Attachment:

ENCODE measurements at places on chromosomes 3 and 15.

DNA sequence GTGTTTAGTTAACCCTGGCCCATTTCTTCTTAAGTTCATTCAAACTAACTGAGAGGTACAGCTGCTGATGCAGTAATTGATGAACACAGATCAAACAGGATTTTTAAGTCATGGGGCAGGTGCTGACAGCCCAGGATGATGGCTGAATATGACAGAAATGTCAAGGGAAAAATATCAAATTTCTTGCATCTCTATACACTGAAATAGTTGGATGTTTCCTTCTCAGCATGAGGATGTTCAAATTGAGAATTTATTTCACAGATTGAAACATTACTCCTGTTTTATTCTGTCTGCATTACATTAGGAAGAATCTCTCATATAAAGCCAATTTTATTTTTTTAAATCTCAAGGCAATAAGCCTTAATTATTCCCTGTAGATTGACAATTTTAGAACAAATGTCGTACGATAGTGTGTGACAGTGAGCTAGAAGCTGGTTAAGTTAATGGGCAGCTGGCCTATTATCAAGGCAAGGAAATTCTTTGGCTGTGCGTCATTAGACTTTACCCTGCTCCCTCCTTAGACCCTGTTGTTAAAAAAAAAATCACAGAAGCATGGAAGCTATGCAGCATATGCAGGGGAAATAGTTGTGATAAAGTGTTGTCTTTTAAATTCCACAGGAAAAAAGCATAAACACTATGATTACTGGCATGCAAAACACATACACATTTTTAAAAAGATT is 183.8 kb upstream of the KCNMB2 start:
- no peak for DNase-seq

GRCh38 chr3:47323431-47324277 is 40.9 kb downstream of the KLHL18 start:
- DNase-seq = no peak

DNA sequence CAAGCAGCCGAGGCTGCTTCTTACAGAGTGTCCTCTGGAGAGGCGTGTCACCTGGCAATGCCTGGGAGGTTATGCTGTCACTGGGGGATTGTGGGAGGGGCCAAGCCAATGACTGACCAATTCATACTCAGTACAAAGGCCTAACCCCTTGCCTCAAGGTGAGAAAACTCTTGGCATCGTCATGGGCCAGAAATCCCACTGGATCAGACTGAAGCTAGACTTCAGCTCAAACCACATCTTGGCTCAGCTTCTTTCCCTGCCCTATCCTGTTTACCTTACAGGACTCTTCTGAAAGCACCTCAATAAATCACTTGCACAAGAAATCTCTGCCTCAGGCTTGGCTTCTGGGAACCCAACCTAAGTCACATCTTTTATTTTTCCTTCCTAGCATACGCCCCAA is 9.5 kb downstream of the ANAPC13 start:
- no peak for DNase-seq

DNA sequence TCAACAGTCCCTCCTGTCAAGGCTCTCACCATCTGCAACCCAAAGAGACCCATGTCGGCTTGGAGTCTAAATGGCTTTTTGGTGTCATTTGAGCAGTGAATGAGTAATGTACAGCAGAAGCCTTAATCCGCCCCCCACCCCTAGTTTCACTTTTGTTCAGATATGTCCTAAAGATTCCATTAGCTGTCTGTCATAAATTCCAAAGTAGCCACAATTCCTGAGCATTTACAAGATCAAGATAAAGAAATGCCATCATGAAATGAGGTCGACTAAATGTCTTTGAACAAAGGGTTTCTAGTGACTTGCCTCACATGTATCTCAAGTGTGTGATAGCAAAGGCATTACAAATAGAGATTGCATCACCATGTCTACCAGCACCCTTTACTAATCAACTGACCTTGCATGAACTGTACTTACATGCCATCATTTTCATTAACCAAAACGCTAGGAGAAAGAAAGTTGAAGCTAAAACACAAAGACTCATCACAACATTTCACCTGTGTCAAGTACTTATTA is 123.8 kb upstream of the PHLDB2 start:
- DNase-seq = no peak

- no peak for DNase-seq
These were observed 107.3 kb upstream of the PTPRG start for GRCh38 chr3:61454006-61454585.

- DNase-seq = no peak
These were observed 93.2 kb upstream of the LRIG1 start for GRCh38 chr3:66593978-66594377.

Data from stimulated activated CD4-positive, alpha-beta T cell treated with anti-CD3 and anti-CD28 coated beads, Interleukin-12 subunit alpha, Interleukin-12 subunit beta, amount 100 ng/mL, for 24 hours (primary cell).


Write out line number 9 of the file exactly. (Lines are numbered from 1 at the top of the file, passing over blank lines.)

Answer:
- DNase-seq = no peak